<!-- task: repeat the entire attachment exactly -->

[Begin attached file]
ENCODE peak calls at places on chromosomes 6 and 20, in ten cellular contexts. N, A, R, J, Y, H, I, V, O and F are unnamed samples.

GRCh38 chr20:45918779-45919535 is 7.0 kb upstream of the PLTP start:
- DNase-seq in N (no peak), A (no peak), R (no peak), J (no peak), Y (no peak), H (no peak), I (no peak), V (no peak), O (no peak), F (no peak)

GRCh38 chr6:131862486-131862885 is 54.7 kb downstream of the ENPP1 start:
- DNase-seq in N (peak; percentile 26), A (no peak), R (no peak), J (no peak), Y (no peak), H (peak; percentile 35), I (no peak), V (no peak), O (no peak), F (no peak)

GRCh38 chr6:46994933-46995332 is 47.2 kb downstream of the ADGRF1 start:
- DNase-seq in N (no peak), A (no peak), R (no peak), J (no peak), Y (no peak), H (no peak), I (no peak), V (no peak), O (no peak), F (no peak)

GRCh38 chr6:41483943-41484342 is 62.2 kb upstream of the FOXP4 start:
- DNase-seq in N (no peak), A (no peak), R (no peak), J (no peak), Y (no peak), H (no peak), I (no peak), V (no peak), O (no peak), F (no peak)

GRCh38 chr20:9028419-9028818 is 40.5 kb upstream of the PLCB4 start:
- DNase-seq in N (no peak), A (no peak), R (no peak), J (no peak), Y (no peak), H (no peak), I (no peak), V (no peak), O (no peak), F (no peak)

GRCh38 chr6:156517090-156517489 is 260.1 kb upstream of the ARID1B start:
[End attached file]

ENCODE peak calls at places on chromosomes 6 and 20, in ten cellular contexts. N, A, R, J, Y, H, I, V, O and F are unnamed samples.

GRCh38 chr20:45918779-45919535 is 7.0 kb upstream of the PLTP start:
- DNase-seq in N (no peak), A (no peak), R (no peak), J (no peak), Y (no peak), H (no peak), I (no peak), V (no peak), O (no peak), F (no peak)

GRCh38 chr6:131862486-131862885 is 54.7 kb downstream of the ENPP1 start:
- DNase-seq in N (peak; percentile 26), A (no peak), R (no peak), J (no peak), Y (no peak), H (peak; percentile 35), I (no peak), V (no peak), O (no peak), F (no peak)

GRCh38 chr6:46994933-46995332 is 47.2 kb downstream of the ADGRF1 start:
- DNase-seq in N (no peak), A (no peak), R (no peak), J (no peak), Y (no peak), H (no peak), I (no peak), V (no peak), O (no peak), F (no peak)

GRCh38 chr6:41483943-41484342 is 62.2 kb upstream of the FOXP4 start:
- DNase-seq in N (no peak), A (no peak), R (no peak), J (no peak), Y (no peak), H (no peak), I (no peak), V (no peak), O (no peak), F (no peak)

GRCh38 chr20:9028419-9028818 is 40.5 kb upstream of the PLCB4 start:
- DNase-seq in N (no peak), A (no peak), R (no peak), J (no peak), Y (no peak), H (no peak), I (no peak), V (no peak), O (no peak), F (no peak)

GRCh38 chr6:156517090-156517489 is 260.1 kb upstream of the ARID1B start: